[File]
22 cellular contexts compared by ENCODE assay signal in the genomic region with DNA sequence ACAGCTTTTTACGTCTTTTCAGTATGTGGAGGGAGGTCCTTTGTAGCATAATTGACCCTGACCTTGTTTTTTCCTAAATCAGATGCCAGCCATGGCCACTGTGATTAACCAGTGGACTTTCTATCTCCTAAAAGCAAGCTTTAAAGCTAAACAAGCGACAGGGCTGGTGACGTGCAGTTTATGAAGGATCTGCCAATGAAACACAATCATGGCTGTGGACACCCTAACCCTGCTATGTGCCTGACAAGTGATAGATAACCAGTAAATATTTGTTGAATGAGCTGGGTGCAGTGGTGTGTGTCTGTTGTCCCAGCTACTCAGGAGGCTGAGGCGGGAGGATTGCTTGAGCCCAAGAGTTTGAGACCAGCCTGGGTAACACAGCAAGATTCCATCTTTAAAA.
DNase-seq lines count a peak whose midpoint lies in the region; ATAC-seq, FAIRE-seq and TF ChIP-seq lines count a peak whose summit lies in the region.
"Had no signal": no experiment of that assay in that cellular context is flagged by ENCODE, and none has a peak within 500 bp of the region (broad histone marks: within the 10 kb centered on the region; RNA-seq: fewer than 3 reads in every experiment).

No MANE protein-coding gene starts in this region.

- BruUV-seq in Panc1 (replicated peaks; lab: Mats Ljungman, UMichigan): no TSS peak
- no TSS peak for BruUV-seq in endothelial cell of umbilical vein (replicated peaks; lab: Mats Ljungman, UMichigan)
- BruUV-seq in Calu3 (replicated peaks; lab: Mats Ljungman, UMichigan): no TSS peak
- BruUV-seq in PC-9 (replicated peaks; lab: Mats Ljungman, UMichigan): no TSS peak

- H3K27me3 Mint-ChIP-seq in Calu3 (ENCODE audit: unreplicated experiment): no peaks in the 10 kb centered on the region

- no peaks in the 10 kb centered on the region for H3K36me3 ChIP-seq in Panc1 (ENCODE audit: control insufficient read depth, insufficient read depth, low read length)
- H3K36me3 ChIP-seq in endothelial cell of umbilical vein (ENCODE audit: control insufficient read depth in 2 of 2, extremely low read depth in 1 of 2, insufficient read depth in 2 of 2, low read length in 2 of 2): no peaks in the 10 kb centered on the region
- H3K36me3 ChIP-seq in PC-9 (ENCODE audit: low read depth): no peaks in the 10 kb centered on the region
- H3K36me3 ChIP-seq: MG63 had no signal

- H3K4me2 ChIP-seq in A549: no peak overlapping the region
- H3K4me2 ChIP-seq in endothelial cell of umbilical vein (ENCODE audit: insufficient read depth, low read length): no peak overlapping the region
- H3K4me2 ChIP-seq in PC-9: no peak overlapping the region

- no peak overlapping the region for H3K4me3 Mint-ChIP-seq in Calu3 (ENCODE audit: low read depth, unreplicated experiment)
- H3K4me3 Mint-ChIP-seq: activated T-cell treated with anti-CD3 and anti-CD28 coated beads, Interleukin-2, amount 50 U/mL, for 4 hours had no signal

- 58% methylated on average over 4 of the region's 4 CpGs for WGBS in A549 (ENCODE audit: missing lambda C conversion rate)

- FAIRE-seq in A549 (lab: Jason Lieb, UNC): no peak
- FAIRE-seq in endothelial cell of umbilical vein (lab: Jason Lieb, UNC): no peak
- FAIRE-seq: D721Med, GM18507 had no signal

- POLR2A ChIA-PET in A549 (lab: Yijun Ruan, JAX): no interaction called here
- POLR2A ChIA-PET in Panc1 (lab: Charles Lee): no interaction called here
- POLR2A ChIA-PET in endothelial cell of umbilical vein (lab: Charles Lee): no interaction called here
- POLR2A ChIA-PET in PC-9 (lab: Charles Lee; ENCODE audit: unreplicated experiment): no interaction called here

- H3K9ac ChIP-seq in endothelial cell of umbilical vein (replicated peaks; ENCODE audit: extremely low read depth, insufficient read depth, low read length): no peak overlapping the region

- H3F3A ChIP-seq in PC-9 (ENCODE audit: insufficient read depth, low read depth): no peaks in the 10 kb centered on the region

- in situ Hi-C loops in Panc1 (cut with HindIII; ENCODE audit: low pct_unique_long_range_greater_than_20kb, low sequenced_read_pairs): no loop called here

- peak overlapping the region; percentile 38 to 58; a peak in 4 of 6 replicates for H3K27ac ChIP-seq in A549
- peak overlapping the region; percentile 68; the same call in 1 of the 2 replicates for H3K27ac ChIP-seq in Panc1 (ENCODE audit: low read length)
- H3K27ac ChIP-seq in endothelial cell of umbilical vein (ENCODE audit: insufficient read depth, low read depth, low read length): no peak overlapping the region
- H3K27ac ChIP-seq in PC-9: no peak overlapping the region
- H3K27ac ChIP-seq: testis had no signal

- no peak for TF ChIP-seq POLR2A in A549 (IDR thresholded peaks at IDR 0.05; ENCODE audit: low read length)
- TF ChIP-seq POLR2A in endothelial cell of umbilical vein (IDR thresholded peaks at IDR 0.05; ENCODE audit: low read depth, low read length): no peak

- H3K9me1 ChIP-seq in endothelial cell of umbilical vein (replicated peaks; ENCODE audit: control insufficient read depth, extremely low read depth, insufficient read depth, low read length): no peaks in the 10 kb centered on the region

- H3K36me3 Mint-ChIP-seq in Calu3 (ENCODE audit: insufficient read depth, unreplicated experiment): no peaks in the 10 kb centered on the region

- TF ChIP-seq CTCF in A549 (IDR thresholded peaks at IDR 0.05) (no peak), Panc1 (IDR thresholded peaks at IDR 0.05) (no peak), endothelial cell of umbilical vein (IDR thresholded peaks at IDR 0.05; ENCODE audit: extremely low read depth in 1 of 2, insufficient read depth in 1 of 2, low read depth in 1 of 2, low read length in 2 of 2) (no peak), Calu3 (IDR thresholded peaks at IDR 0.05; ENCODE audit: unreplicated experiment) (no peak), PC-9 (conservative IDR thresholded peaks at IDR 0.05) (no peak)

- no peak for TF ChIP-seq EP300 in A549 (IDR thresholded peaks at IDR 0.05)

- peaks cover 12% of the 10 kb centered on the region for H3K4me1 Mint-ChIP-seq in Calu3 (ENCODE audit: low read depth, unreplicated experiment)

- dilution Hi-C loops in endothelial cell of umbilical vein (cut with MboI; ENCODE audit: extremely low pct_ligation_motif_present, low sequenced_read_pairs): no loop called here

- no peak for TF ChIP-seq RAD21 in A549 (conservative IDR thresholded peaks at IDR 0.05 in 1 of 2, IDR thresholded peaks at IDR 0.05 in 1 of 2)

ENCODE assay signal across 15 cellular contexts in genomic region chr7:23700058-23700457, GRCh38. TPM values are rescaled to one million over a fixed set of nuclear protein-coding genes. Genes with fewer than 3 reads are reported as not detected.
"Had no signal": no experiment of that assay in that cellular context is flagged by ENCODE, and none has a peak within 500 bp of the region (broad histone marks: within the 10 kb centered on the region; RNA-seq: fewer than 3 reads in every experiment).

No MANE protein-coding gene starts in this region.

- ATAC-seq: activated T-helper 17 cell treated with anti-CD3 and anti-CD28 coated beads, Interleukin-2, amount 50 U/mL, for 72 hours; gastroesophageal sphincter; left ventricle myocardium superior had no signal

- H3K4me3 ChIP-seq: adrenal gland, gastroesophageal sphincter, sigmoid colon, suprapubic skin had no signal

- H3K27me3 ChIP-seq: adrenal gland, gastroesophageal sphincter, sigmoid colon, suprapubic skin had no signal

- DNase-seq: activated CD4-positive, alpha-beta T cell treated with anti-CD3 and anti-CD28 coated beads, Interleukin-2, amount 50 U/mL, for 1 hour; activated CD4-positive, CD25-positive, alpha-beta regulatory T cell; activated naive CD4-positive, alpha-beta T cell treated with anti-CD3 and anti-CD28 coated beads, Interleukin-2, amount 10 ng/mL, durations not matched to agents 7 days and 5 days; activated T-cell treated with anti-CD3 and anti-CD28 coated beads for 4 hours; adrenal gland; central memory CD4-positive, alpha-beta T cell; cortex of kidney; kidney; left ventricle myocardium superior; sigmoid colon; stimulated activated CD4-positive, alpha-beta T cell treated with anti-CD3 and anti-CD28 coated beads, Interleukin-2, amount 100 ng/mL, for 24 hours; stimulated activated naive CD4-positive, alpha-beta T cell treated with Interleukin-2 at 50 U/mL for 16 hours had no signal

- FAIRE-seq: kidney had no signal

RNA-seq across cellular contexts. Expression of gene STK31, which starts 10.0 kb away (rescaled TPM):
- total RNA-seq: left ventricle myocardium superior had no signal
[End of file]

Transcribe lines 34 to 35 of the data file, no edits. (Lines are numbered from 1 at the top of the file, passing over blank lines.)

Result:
- H3K27ac ChIP-seq: testis had no signal

- no peak for TF ChIP-seq POLR2A in A549 (IDR thresholded peaks at IDR 0.05; ENCODE audit: low read length)